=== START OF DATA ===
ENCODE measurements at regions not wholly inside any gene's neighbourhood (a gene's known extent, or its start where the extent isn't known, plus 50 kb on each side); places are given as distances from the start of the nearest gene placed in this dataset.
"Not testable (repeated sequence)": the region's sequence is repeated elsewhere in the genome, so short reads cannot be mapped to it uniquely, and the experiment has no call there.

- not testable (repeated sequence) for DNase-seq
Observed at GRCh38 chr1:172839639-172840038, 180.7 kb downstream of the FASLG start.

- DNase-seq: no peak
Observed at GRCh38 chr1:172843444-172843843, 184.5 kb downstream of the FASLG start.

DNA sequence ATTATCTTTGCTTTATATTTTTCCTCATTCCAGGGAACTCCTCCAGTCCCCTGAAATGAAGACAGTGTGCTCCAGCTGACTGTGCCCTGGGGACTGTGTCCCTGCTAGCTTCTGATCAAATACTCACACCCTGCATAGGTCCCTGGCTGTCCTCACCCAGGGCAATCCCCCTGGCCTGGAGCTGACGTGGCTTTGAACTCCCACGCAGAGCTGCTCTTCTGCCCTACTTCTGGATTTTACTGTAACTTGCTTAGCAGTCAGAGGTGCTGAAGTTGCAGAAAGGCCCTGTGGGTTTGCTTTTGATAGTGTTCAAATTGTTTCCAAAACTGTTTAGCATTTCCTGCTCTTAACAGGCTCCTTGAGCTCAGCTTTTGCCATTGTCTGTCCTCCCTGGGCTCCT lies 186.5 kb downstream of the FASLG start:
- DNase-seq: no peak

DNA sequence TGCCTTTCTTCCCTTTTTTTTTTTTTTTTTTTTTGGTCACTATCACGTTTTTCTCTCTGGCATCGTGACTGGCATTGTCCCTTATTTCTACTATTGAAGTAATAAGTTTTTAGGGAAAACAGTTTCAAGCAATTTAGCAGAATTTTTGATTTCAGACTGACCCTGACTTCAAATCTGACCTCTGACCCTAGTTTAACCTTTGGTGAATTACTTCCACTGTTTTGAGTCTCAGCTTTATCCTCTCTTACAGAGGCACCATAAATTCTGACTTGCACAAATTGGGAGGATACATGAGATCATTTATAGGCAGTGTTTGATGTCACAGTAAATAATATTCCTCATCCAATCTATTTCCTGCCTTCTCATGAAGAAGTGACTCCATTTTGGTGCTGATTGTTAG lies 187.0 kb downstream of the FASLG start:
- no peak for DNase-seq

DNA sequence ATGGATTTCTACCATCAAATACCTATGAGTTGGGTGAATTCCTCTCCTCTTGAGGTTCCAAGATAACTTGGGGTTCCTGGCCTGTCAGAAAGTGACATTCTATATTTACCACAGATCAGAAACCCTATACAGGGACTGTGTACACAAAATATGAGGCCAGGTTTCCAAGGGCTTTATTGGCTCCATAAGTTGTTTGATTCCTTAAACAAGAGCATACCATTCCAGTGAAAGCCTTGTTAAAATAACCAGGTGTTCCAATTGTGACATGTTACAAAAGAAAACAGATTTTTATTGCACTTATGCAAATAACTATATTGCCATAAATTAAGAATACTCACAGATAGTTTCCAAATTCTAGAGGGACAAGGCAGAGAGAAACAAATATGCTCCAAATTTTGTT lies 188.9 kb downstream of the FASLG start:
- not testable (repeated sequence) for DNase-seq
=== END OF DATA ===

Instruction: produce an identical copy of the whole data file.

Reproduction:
ENCODE measurements at regions not wholly inside any gene's neighbourhood (a gene's known extent, or its start where the extent isn't known, plus 50 kb on each side); places are given as distances from the start of the nearest gene placed in this dataset.
"Not testable (repeated sequence)": the region's sequence is repeated elsewhere in the genome, so short reads cannot be mapped to it uniquely, and the experiment has no call there.

- not testable (repeated sequence) for DNase-seq
Observed at GRCh38 chr1:172839639-172840038, 180.7 kb downstream of the FASLG start.

- DNase-seq: no peak
Observed at GRCh38 chr1:172843444-172843843, 184.5 kb downstream of the FASLG start.

DNA sequence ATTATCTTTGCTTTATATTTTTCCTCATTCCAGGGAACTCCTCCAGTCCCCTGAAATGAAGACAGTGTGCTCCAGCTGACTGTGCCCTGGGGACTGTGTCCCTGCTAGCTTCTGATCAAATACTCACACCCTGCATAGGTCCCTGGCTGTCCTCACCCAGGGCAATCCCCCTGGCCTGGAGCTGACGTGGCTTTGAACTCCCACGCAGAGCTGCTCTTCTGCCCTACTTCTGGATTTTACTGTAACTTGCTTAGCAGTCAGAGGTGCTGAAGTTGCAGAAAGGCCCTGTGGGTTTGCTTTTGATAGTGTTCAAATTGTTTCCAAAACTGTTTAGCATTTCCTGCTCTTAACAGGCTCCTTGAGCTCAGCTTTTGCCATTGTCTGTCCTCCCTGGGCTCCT lies 186.5 kb downstream of the FASLG start:
- DNase-seq: no peak

DNA sequence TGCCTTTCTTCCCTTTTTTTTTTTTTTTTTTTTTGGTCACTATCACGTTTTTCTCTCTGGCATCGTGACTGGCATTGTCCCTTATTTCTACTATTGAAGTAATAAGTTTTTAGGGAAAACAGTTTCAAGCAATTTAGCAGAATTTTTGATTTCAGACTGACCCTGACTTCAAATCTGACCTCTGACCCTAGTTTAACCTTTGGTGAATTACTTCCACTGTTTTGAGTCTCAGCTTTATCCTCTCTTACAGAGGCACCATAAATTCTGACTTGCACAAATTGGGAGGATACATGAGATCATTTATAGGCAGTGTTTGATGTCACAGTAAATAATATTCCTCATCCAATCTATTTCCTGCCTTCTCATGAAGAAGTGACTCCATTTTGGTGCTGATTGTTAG lies 187.0 kb downstream of the FASLG start:
- no peak for DNase-seq

DNA sequence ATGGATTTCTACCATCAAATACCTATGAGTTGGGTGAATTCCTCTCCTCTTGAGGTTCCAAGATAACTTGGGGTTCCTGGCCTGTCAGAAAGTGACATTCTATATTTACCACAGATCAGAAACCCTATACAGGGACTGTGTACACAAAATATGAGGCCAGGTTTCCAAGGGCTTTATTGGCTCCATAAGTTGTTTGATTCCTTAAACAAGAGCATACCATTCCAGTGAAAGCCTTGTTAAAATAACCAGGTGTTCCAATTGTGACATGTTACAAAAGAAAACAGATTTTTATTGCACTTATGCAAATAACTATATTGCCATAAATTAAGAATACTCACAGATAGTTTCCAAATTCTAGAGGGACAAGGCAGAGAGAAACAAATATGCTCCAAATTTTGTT lies 188.9 kb downstream of the FASLG start:
- not testable (repeated sequence) for DNase-seq